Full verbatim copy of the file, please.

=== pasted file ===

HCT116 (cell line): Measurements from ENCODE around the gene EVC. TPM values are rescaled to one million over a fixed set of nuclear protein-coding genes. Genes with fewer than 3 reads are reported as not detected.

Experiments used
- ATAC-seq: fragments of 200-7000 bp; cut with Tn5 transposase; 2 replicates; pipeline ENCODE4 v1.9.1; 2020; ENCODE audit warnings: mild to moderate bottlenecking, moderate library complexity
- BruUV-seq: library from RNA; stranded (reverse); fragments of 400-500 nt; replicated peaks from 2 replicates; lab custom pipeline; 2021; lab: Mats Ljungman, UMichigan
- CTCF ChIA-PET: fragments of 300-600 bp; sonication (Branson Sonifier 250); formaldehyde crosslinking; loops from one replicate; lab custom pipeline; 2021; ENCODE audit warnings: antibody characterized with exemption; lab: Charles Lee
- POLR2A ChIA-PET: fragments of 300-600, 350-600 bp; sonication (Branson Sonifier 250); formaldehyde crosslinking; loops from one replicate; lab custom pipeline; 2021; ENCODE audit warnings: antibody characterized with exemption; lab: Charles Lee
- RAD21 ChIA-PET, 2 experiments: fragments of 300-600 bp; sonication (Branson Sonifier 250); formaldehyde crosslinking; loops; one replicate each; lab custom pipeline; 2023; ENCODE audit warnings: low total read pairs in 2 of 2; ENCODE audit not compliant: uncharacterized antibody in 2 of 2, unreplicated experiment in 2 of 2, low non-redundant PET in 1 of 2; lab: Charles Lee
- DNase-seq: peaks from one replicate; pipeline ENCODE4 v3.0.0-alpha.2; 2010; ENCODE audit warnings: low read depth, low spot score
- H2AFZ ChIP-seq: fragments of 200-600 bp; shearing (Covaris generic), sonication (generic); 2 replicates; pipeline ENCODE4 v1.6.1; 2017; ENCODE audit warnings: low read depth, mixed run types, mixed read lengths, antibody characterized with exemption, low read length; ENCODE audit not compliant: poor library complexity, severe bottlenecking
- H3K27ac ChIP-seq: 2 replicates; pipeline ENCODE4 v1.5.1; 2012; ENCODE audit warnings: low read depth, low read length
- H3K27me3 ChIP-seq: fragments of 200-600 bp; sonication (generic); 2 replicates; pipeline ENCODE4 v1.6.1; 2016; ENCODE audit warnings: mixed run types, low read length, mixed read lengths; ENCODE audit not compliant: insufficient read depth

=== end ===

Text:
HCT116 (cell line): Measurements from ENCODE around the gene EVC. TPM values are rescaled to one million over a fixed set of nuclear protein-coding genes. Genes with fewer than 3 reads are reported as not detected.

Experiments used
- ATAC-seq: fragments of 200-7000 bp; cut with Tn5 transposase; 2 replicates; pipeline ENCODE4 v1.9.1; 2020; ENCODE audit warnings: mild to moderate bottlenecking, moderate library complexity
- BruUV-seq: library from RNA; stranded (reverse); fragments of 400-500 nt; replicated peaks from 2 replicates; lab custom pipeline; 2021; lab: Mats Ljungman, UMichigan
- CTCF ChIA-PET: fragments of 300-600 bp; sonication (Branson Sonifier 250); formaldehyde crosslinking; loops from one replicate; lab custom pipeline; 2021; ENCODE audit warnings: antibody characterized with exemption; lab: Charles Lee
- POLR2A ChIA-PET: fragments of 300-600, 350-600 bp; sonication (Branson Sonifier 250); formaldehyde crosslinking; loops from one replicate; lab custom pipeline; 2021; ENCODE audit warnings: antibody characterized with exemption; lab: Charles Lee
- RAD21 ChIA-PET, 2 experiments: fragments of 300-600 bp; sonication (Branson Sonifier 250); formaldehyde crosslinking; loops; one replicate each; lab custom pipeline; 2023; ENCODE audit warnings: low total read pairs in 2 of 2; ENCODE audit not compliant: uncharacterized antibody in 2 of 2, unreplicated experiment in 2 of 2, low non-redundant PET in 1 of 2; lab: Charles Lee
- DNase-seq: peaks from one replicate; pipeline ENCODE4 v3.0.0-alpha.2; 2010; ENCODE audit warnings: low read depth, low spot score
- H2AFZ ChIP-seq: fragments of 200-600 bp; shearing (Covaris generic), sonication (generic); 2 replicates; pipeline ENCODE4 v1.6.1; 2017; ENCODE audit warnings: low read depth, mixed run types, mixed read lengths, antibody characterized with exemption, low read length; ENCODE audit not compliant: poor library complexity, severe bottlenecking
- H3K27ac ChIP-seq: 2 replicates; pipeline ENCODE4 v1.5.1; 2012; ENCODE audit warnings: low read depth, low read length
- H3K27me3 ChIP-seq: fragments of 200-600 bp; sonication (generic); 2 replicates; pipeline ENCODE4 v1.6.1; 2016; ENCODE audit warnings: mixed run types, low read length, mixed read lengths; ENCODE audit not compliant: insufficient read depth